Historical Research

RECLAIMING MEMORY:
An Oral History of the Desert Arabian Horse

Around Bedouin campfires, accounts of famous horses were told in story and song and poem. Knowledge of breeding practices was passed from generation to generation.

RECLAIMING MEMORY, the Institute’s current historical research project, extends the oral tradition of the Bedouin to the West, making recollections of Western breeders, trainers, and other individual associated with the Desert Arabian horse available to the public, researchers, historians, and future custodians of the breed.

We have already lost too much. Many who played key roles are gone. The memories of others who were instrumental in the growth of Arabian breeding have never been recorded. Much that has been written is not readily available. It is time to reclaim that which remains. Key features of this five-year program:

  • Focus on the crucial period from 1950-1990, when imports to the West reached new records and breeding reached unprecedented levels.
  • 200 hours of interviews with individuals whose length, breadth, and depth of knowledge of the Desert Arabian horse can best inform future breeders, custodians, and others captivated by the magic of the Desert Arabian horse.
  • Conducted according to the highest scholarly standards of the Institute for Oral History, Baylor University, Texas.
  • Text and video products available to the Arabian breeding community via periodicals, monographs, video, and text+video via the Web.
  • Publicly available archive of materials that includes interviews, videos, photographs, and other material.

The project is directed by principal investigator M. Kent Mayfield, MA, M. Div., PhD., L.H.D. and guided by an Advisory Committee that includes:

  • Robert Arndt, editor of Saudi Aramco World;
  • Joe Ferriss, equine author and historian;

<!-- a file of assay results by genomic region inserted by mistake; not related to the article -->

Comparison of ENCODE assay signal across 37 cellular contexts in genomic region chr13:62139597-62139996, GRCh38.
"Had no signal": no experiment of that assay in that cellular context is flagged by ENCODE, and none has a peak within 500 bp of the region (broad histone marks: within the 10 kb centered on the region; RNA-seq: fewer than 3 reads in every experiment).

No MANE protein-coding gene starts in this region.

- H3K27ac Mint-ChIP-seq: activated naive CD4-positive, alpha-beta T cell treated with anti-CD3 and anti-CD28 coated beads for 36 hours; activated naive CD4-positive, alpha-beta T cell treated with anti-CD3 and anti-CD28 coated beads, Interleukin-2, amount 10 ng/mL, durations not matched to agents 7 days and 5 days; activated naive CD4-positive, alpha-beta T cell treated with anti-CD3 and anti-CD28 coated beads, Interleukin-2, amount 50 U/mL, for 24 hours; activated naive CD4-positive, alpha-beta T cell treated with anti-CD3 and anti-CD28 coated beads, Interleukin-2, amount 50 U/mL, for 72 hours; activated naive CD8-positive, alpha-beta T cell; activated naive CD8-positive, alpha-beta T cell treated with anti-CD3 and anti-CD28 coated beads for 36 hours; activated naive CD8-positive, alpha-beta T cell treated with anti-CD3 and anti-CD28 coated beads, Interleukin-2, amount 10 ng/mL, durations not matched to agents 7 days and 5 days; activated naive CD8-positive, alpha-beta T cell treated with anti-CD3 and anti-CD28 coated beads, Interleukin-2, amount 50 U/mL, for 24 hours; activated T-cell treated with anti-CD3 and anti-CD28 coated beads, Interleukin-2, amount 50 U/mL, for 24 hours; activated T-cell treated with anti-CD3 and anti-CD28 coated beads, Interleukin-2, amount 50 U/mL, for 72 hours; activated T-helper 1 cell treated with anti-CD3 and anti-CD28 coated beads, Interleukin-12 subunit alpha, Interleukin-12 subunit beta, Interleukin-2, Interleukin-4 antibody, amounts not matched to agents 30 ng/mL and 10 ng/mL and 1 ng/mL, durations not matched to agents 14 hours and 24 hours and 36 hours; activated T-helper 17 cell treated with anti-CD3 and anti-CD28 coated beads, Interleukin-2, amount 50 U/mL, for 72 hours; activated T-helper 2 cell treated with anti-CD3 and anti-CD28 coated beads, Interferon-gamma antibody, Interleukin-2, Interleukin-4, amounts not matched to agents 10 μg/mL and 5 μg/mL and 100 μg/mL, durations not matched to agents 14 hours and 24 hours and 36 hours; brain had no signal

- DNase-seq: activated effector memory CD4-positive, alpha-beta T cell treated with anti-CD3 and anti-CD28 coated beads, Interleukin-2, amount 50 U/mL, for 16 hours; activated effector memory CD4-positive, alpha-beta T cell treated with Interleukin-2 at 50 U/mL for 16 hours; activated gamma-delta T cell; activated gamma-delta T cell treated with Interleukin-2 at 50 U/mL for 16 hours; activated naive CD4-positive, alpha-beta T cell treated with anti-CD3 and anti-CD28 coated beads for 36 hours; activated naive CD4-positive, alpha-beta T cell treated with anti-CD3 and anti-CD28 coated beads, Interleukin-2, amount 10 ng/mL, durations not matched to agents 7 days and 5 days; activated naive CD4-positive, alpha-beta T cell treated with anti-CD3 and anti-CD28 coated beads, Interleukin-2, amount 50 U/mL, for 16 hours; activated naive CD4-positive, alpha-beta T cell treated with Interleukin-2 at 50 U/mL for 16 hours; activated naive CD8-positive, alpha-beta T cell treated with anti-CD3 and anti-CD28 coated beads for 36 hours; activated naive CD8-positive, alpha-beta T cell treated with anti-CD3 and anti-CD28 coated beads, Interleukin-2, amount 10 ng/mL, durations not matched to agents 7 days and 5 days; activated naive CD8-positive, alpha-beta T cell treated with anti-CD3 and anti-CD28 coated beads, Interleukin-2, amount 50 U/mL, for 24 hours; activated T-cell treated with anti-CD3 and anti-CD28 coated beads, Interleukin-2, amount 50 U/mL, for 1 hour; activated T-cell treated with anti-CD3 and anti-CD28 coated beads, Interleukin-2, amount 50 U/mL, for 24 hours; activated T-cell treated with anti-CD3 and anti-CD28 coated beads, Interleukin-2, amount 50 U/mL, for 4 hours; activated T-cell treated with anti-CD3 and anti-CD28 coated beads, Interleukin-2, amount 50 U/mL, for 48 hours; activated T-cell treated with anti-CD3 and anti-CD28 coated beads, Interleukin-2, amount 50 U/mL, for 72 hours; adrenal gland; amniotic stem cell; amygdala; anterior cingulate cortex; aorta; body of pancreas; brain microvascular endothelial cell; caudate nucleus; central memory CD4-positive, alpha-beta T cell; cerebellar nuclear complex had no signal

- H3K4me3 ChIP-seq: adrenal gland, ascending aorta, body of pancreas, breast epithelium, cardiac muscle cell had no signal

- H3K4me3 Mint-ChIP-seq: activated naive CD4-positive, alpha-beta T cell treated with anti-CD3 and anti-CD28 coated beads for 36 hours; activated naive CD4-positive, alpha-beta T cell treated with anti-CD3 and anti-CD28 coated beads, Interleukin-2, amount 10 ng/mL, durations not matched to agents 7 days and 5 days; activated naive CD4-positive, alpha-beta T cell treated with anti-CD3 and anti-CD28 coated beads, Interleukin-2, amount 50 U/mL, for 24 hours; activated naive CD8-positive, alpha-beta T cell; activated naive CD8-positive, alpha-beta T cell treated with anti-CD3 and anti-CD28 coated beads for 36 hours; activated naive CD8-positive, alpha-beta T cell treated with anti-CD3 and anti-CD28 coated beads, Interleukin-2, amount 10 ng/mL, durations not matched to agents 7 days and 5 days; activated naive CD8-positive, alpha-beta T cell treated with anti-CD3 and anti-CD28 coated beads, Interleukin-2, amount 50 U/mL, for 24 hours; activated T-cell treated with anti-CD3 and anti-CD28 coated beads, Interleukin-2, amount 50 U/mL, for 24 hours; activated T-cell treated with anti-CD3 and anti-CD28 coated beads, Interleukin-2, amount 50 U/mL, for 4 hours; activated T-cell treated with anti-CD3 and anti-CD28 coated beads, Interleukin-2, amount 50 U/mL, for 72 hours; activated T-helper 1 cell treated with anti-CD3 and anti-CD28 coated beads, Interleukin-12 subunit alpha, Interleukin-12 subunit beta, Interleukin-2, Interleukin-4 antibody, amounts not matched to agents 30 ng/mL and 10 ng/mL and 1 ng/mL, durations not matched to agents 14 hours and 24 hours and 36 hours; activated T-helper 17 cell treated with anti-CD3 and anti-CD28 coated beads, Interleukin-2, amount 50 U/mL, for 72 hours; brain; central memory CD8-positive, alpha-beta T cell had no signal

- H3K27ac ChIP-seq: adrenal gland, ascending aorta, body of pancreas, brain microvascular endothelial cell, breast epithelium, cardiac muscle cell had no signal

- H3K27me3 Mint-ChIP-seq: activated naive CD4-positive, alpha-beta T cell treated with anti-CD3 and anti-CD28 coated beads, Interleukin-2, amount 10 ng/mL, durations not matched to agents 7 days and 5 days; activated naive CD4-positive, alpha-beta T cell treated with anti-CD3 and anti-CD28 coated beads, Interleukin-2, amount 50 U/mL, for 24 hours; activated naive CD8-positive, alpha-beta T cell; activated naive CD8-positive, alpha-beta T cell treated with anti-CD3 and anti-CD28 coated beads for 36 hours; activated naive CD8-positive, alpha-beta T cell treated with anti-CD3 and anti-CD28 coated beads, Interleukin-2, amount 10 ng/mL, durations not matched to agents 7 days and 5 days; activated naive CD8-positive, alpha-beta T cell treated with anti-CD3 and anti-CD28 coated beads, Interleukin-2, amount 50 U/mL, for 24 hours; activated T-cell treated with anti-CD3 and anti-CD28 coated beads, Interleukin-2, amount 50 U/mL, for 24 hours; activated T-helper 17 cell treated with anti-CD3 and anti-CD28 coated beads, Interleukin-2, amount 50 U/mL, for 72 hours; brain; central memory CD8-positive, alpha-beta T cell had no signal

• Peter Harrigan, historian and author;
  • Lisa Lacy, researcher and daughter of Jarrell McCracken;
  • Mohammed Jassim Al-Marzouk, breeder and authority on Bedouin horse-breeding traditions;
  • Hans Joachim Nagle, President of WAHO;
  • Geo. Walter Olms, President of the Asil Club;
  • Mary Jane Parkinson, long-time editor of Arabian Horse World.

A budget of $250,000 covers travel expenses for volunteer interviewers; interview processing, transcription, and production; and archiving. Additional funding will be sought for text and video products.

Complete project description is here.

For more information: 

Help RECLAIM MEMORY – make a generous, tax-deductible donation to capture our history before it is gone.

Your donation pays for minimal transportation costs for interviewers (all interviewers donate their time) and for the cost of transcribing, editing, and archiving the interviews.

Please drop us a note ( ) if you have photos, videos, books, or other materials that would supplement this research.

Completed Project: THE BABSON INFLUENCE

The Institute’s first historical research project was completed in 2009 with the publication of the 504-page monograph THE BABSON INFLUENCE: A Retrospective. This project compiled 75 years of material that focused on the breeding program of Henry Babson begun in 1932 with his importation of horses from Egypt. The monograph includes reprints of historical articles and new material, 600+ photographs (many never before published), herd and sire- and dam-line charts, and complete indices of people and horses. This limited edition is available in our online shop. Photographs acquired during the research comprise the foundation of the Institute’s archive.